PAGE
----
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Music: Ventura County | SOUNDS

Cookies and Culture

Chamber festival succeeds in blending world-class musicians and casual setting.


Ed Summers, president of the Ventura Chamber Music Festival, was a familiar face at the third annual event, which closed last Sunday. He introduced the concerts, along with deputy mayor Rosa Lee Measures, and thanked sponsors, generally keeping the wheels greased.

After intermission at the recital of pianist Santiago Rodriguez last Thursday at the Church of Religious Science, Summers stumbled onto the unique charm of this increasingly impressive musical event.

"Part of what makes this festival special," he said, "is that we can appreciate world-class musicians, but still have a comfortable atmosphere, as if we're all a family." He then thanked those who baked the cookies that were savored during intermission.

There it was, the essence of this humble yet ambitious, provincial yet cosmopolitan cultural celebration: award-winning cookies sharing applause with Rodriguez, a stunning, worldly pianist who, along with guitarist Christopher Parkening, was a hero of this year's festival.

The event was bigger and better than last year's, with 17 performances in venues ranging from churches to a yacht cruise to the al fresco splendor of the Bella Maggiore Inn, to the new and improved Ventura Theatre (still a work-in-progress last Saturday night). There were children's concerts, various recitals and extravaganzas (by chamber standards) with casts of--relatively speaking--multitudes.

Saturday night, festival founder and artistic director Burns Taft led a big and successful concert of music by Michael Torke, Schumann and the sprawling confection of Beethoven's Fantasy in C for Four Horns and Orchestra in F--a majestic moment. But chamber music splendor often comes in small packages.

One of the most focused and memorable performances came early in the festival, and in one of the "side" events at the First United Methodist Church. Tenor Jonathan Mack, joined by nimble pianist Vickie Ray, gave a passionate and precise reading of the great Schubert song cycle, "Die Schone Mullerin," a bittersweet example of early Romanticism. It may have been the most singularly moving program of the festival.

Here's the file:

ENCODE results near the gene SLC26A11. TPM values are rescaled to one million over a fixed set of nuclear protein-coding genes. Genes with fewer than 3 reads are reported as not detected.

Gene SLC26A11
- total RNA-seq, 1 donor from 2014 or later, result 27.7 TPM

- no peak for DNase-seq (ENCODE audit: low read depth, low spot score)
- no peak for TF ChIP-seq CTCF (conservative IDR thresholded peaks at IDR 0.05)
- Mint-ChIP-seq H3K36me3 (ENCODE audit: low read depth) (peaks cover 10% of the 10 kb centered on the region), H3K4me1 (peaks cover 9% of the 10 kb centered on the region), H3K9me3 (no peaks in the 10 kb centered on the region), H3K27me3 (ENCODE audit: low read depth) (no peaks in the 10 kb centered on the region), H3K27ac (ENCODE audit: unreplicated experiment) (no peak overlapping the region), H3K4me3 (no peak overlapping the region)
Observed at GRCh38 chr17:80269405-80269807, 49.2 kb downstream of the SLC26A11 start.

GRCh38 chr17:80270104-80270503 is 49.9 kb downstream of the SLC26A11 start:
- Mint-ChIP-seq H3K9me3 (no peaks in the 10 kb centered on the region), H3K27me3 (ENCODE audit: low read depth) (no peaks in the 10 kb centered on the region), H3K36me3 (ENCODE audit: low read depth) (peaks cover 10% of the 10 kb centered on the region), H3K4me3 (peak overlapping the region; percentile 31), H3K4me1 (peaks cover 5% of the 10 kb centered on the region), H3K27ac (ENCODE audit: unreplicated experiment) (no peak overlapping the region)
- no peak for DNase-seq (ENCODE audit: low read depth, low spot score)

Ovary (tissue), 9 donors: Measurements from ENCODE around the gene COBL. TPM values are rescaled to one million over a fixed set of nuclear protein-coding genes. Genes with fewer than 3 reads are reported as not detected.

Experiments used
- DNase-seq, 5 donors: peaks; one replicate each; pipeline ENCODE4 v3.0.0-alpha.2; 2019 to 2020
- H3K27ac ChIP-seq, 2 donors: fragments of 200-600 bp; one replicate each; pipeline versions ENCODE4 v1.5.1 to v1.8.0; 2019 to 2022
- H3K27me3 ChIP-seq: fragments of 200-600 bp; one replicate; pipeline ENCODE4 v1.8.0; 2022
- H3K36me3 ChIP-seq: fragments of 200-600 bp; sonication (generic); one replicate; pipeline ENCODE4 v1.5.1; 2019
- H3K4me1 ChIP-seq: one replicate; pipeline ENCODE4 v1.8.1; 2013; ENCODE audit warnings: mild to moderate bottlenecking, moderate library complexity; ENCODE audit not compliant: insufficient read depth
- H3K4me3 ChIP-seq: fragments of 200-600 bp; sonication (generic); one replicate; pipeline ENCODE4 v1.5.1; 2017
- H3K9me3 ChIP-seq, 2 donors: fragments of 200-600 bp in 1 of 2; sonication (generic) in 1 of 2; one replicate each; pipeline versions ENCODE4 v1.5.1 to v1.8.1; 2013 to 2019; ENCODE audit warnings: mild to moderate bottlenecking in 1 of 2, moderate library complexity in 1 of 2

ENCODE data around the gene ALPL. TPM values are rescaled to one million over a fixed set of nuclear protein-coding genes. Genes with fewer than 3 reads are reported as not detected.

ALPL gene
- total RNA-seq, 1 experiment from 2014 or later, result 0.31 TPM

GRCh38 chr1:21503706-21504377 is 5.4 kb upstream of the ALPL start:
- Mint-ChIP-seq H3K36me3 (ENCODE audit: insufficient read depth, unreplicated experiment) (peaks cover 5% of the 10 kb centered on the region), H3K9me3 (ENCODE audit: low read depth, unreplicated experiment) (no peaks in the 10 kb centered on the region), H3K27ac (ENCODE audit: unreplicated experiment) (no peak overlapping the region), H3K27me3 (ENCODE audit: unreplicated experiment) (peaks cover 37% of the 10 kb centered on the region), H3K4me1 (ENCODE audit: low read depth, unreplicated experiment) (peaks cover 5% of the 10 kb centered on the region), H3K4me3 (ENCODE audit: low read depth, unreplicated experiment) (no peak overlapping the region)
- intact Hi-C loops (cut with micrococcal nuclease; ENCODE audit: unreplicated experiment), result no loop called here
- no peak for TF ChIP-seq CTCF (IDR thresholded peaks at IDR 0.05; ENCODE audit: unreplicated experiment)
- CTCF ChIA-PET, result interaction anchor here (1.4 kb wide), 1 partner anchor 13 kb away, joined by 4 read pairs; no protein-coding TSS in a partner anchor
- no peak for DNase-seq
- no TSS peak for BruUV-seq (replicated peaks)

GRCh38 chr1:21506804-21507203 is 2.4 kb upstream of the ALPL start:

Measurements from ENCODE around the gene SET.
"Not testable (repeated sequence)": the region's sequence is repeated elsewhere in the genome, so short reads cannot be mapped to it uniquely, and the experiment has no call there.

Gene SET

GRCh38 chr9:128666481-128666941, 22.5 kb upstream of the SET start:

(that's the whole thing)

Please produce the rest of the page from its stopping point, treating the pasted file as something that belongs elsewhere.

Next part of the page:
The following afternoon, cellist Dennis Karmazyn premiered John Biggs' "Songs for Baritone and Cello," commissioned by the festival and with the composer himself as singer. It's an engaging small piece in which Renaissance texts are reworked with a contemporary sensibility.

Like last year, this was another good year for the cause of classical guitar. Beyond the musical virtues, this trend is valuable in securing broader audience demographics. Twentysomething rock guitarists won't give a thought to a Schubert song cycle, whereas they eagerly show up to hear accomplished guitarists work fret board magic.

Parkening certainly did that at San Buenaventura Mission on Friday night. America's virtuoso of choice, just shy of 50 but seeming not to have aged in 20 years, dug deep into Villa-Lobos pieces and breezed through the familiar strains of Vivaldi's Concerto in D, with the well-equipped Colorado String Quartet. Without Parkening, the quartet also played the Quartet in A, Opus 41, No. 3 by Robert Schumann, the festival's featured composer.

He pulled out contemporary pieces as well. Andrew York's "Jubilation" is a fanciful workout, if more in the vein of contemporary folk instrumentals, replete with a lift from Pat Metheny's "Phase Dance." The evening's dazzler was the exotic piece "Koyunbaba," by Italian-Turkish composer Carlo Domeniconi, full of quixotic harmonies on an open-tuned guitar, with rapid-fire finger work and exquisite melancholia that inspired a standing ovation.

The next afternoon, the enterprising and avowedly eclectic Falla Guitar Trio drew a full house to the Community Presbyterian Church. Their program included a Bach Sonata, with three integrated instruments suggesting one fat, warm guitar--played by six hands.

Music by the group's namesake and by Enrique Granados--expected classical guitar fare--was counterbalanced by the fresh-sounding inventions of Samuel Barber's "Excursions" and Dusan Bogdonavich's pithy wonder, "Three Straws," variations on "Turkey in the Straw." The jazz segment included an odd-metered Bulgarian blues piece by the great pianist Milcho Leviev.

The festival program book is an impressive guide to the music and a souvenir worth keeping, with fine notes written by Dr. Margaret Mayer, but there is room for improvement. The program notes are laid out in a confusing way, and some of the music wasn't mentioned at all. In the case of Parkening's concert, a couple of the pieces were omitted from his listed program, as he politely noted from the stage.

There was also, unfortunately, no mention at all of composer Michael Torke's first name or any biographical details. In a sense, Torke, whose riff-etude "Adjustable Wrench" opened the big Saturday concert, was the contemporary composer hero of the festival, despite the brevity of his piece.

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